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December 08, 2006

DNA nanorobotic arm array

FromScience Daily, more on Ned Seemans DNA nanorobotic arms.


NYU chemistry professor Nadrian C. Seeman and his graduate student Baoquan Ding have developed a DNA cassette -- shown here as red L-shaped structures -- containing a nanomechanical device that can be inserted within a DNA array and function there. (Image courtesy of New York University)

The results pave the way for creating nanoscale "assembly lines" in which more complex maneuvers could be executed.

The signals that control the nanomechanical tool are DNA rather than RNA. If this were scaled up, activation with DNA could work with MEMS and NEMS systems that feed different activation DNA from thousands or millions of parallel channels. The massively parallel dip pen arrays are currently at 55,000 and are targeted at 1,000,000 parallel dip pens Labs on a chip also have thousands of microchannels.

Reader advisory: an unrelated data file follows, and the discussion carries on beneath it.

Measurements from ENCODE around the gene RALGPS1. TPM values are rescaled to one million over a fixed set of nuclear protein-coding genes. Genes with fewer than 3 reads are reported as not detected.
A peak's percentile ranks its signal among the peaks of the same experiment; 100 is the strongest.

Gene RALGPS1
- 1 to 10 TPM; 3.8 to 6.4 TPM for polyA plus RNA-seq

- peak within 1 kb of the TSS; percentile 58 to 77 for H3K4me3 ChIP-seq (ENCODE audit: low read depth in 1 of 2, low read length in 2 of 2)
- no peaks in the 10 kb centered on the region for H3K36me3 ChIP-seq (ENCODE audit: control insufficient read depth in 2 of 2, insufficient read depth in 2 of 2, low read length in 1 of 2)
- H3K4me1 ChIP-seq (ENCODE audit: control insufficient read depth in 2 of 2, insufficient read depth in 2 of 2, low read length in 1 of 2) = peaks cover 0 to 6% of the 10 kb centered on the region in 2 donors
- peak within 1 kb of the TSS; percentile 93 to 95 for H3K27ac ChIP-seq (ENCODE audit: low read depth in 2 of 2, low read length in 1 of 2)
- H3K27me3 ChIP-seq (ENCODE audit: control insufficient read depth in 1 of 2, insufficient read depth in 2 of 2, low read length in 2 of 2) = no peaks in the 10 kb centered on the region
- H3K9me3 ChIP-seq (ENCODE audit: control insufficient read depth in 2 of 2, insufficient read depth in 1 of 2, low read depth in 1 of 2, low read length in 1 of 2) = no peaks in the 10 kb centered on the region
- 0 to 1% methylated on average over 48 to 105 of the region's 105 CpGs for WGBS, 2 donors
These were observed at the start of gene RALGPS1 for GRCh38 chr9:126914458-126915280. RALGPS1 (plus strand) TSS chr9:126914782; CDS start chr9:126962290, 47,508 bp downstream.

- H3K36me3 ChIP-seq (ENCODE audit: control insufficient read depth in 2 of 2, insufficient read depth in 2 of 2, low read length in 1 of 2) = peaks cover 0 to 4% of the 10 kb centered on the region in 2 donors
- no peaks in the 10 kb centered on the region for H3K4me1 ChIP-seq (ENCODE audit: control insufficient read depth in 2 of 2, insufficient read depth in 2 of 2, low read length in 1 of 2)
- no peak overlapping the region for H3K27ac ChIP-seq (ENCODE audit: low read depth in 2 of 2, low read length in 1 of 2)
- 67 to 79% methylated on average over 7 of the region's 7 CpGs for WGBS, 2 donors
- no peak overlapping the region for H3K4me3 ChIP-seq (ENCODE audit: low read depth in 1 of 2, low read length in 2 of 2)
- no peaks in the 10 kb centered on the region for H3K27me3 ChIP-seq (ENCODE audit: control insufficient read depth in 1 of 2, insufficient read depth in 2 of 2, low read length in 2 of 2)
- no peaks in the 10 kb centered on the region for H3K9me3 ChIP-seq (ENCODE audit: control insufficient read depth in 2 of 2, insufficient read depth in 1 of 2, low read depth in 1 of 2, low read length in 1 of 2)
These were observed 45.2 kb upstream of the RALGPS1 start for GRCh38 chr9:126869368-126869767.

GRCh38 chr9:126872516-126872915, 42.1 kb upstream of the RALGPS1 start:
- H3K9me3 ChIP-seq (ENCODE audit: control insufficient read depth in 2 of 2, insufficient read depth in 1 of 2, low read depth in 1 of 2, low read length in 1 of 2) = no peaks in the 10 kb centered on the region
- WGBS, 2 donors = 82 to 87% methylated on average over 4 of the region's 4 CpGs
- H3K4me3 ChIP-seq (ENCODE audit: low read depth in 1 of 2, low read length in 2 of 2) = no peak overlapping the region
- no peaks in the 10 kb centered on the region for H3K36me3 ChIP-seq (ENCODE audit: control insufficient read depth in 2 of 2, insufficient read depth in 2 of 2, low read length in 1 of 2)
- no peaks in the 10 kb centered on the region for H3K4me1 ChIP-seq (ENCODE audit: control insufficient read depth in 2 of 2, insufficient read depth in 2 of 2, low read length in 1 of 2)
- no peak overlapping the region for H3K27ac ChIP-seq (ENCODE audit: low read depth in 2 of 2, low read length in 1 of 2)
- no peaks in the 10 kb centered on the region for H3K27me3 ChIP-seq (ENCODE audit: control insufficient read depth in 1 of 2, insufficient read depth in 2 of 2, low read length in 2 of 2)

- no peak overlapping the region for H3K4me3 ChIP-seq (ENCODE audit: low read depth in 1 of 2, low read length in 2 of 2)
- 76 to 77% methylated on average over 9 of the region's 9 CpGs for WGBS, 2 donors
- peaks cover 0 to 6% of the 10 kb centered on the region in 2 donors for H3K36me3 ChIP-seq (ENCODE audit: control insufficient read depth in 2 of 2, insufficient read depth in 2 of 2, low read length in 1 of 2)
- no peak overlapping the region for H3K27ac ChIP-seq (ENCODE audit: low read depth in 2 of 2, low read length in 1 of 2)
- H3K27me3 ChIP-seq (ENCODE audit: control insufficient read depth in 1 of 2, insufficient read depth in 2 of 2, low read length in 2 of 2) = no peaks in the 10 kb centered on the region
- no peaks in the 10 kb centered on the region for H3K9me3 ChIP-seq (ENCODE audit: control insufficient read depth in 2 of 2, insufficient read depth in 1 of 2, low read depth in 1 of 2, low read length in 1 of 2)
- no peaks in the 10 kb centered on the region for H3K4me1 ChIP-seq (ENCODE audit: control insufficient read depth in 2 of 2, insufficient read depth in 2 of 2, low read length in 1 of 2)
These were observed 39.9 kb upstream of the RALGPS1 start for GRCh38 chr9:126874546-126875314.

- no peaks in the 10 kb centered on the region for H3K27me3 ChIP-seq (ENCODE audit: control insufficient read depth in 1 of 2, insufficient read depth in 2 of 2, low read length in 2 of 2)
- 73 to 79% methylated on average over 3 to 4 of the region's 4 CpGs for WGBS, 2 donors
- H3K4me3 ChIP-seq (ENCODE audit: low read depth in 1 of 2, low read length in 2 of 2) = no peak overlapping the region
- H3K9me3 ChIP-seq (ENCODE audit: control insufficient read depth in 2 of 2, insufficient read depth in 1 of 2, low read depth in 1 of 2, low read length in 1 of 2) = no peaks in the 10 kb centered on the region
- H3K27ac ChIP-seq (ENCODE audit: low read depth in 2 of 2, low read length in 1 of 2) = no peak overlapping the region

There are also light activated molecules.

The dimensions of the machine are approximately 110 x 30 x 2 nm.

How precise could the nanorobotic arms get ? The more precise the smaller the molecules they could manipulate.
How could they be best used to precisely catalyze desired molecular reactions?
How much could the DNA chemistry be extended?

DNA origami

DNA nanoactuator for interfacting DNA with electronics

DNA building blocks

Proposed Cubic micron DNA system

DNA used to assemble carbon nanotubes

DNA chemistry with polymers DNA nanotechnology chemistry can be extended with polymers and variant DNA and interation with other molecules.

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